Signs & Symbols Audio Guide Playlist
This audio guide highlights selected works from the exhibitionSigns & Symbols, focusing on the development of American abstraction after World War II.
NARRATOR: Will Barnet’s Male and Female consists of a number of vertical forms. The artist has identified the red one near the middle as the male, and the earth-toned form to the right as the female. He’s said that rather than making abstractions, he takes figures apart and puts them into an abstract relationship. Barnet is interested in the tension between certain colors and forms, and the sense of resolution in the painting as a whole.
Barnet has said that his artistic heroes are the Old Masters—Giotto, Daumier, and Ingres. Despite the relative abstraction of Male and Female, Barnet’s commitment to classicism shines through in the painting’s balance and composure. The vertical forms in Male and Female also bear a certain resemblance to Northwest Coast totem poles. Barnet, like many artists of his generation, was very impressed by Northwest Coast Native American art. He was part of the group known as the Indian Space Painters—so-called because of the patterned, all-over composition that they based on Native American textiles and pottery.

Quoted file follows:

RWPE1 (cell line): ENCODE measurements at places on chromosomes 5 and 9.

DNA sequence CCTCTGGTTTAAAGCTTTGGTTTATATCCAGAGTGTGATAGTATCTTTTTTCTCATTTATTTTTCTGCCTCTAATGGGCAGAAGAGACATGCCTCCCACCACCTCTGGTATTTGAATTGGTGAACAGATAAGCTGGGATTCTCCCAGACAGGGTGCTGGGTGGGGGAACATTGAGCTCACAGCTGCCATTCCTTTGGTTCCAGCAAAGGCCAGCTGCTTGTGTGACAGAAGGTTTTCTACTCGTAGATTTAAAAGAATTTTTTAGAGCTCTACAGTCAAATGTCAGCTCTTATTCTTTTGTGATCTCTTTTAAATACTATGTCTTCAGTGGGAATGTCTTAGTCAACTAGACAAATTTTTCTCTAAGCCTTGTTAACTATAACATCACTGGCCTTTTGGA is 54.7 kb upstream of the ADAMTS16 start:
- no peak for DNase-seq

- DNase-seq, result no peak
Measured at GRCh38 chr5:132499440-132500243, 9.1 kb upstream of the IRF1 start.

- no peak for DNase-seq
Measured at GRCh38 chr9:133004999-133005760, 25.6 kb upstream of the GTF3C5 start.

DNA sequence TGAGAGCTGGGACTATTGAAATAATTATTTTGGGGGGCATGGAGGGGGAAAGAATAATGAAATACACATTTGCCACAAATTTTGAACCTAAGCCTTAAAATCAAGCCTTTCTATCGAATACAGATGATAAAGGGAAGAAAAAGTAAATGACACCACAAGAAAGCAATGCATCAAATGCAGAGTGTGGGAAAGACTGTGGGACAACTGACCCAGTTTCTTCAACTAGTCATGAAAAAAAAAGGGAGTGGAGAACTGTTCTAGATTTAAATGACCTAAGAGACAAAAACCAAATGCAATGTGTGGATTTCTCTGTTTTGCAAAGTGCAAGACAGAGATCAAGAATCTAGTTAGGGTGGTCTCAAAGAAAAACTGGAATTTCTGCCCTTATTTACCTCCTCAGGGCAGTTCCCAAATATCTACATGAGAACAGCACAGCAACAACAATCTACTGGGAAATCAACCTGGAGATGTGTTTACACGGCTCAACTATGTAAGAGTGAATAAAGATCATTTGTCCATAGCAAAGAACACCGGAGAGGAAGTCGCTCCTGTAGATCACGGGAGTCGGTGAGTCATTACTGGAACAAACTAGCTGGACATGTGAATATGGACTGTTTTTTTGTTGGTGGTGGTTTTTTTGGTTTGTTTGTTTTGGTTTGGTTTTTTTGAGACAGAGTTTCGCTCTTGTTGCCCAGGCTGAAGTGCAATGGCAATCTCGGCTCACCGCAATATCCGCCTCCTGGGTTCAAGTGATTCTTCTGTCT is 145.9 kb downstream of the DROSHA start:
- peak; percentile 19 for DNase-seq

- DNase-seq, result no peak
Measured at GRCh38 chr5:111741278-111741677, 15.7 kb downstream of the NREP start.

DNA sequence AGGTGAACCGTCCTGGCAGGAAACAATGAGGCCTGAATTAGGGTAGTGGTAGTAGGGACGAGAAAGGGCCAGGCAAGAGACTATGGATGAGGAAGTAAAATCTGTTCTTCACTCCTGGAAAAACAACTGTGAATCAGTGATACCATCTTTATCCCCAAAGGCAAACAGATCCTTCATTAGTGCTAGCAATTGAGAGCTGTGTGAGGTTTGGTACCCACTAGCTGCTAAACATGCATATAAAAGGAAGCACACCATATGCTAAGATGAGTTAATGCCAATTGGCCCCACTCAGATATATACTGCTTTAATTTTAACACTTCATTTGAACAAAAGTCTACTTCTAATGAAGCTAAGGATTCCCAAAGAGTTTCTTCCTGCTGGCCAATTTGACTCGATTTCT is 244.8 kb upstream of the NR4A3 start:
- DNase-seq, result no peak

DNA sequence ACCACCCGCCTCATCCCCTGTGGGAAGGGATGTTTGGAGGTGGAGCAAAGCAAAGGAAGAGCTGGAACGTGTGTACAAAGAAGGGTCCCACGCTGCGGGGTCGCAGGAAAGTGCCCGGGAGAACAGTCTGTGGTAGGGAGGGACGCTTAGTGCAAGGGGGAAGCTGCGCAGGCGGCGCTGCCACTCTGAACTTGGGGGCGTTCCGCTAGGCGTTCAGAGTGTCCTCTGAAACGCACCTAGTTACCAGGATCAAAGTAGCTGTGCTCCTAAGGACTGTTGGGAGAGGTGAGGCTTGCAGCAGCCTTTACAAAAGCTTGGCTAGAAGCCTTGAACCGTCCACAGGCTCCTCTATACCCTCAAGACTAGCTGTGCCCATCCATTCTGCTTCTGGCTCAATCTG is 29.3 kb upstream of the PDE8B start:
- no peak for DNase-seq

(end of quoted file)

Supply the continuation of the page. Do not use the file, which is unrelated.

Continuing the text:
- 200 Introduction to Signs & Symbols
- 201 Louise Bourgeois, One and Others, 1955
- 202 Mark Tobey, Universal Field, 1949
- 203 Will Barnet, Male and Female, 1954
- 204 Steve Wheeler, Laughing Boy Rolling, 1946
- 205 Forrest Bess, Drawings, 1957
- 206 Mark Rothko, Agitation of the Archaic, 1944
- 207 Adolph Gottlieb, Vigil, 1948
- 208 Aaron Siskind
- 210 Jackson Pollock, Untitled, c. 1939–42
- 211 Richard Pousette-Dart, The Magnificent, 1950–51
- 212 Isamu Noguchi, The Gunas, 1946
- 213 Alfred Jensen, A Perfect Equal Area I, 1960
- 214 Jasper Johns, White Target, 1957
- 509 Alexander Calder, The Brass Family, 1929